The speaker shared lessons learned about optimizing the performance of distributed systems and leveraging decoupled compute-storage architecture to reduce join costs and recover from failure.
Ingesting over 4 million rows a second on a single instance
In this session, Javier Ramirez, a Developer Advocate at QuestDB, discussed the technical decisions and trade-offs that were made when building QuestDB, an open-source time-series database developed mainly in JAVA. He presented the history of some of the changes that they have gone through over the past two years to deal with late and unordered data, non-blocking writes, read replicas, or faster batch ingestion.
Panel: Which search engine should you choose?
Moderator, Charlie Hull from OpenSource Connections, discussed the pros and cons of various search engines with panelists representing Elasticsearch, Solr, Vespa, Qdrant, and Weaviate. The debate was very balanced. Among others, the participants were asked to explain:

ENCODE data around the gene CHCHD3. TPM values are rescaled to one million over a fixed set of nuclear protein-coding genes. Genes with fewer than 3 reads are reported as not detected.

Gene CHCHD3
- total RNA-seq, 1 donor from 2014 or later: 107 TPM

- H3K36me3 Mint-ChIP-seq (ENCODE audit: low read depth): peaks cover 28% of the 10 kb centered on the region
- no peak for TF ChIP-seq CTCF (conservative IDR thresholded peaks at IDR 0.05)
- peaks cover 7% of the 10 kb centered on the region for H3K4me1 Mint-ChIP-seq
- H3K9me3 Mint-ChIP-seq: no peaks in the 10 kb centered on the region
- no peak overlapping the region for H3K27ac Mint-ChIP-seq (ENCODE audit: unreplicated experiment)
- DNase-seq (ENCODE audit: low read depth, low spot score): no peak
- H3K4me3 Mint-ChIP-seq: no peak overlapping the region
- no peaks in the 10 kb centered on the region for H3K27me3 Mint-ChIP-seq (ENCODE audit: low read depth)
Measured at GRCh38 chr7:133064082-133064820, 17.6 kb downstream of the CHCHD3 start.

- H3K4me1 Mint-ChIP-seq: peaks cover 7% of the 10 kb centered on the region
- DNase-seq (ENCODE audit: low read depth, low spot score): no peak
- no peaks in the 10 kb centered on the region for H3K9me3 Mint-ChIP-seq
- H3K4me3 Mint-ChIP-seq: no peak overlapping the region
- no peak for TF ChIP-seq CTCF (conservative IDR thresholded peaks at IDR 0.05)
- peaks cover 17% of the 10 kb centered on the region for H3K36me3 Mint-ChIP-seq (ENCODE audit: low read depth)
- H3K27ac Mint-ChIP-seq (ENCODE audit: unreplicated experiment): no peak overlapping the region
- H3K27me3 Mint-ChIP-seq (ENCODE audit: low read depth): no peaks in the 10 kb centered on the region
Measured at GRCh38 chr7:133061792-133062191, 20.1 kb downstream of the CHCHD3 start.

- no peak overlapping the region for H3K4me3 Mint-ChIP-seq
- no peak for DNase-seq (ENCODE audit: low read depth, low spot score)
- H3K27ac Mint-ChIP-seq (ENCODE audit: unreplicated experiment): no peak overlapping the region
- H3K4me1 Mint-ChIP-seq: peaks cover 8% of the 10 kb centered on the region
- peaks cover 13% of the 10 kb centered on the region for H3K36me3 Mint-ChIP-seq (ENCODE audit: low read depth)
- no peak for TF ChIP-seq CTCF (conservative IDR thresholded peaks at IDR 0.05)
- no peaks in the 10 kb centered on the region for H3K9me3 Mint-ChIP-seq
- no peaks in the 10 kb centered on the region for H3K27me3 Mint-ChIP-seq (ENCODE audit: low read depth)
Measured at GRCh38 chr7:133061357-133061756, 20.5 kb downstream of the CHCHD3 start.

- what each tool is good at,
- what each tool is not good at, but people use it for that anyway,
- typical use cases,
- how they support AI,
- their approach to community building,
- their future roadmap.
Below is a summary of comments from each tool provider:
It’s best for rankings, recommendation systems, and vector searches in Information Retrieval. It’s not good at log analytics, but it’s well-positioned for AI use cases, especially given its GPU-accelerated inference. It was interesting to hear a competitor-challenging comment claiming that Elastic is not open-source but only source-available. But that was, unfortunately, the only hot take from the entire panel. Vespa’s roadmap is aimed at lowering the barrier to get started.
Apache Solr is good at both traditional lexical search and vector search, with a focus on scalability and mentioning the oldest community in the search space as a differentiator. It’s not good at replacing databases— quote: “Don’t use Solr as a database”. The roadmap includes improvements in the areas of REST API, security, and simplification of the UX.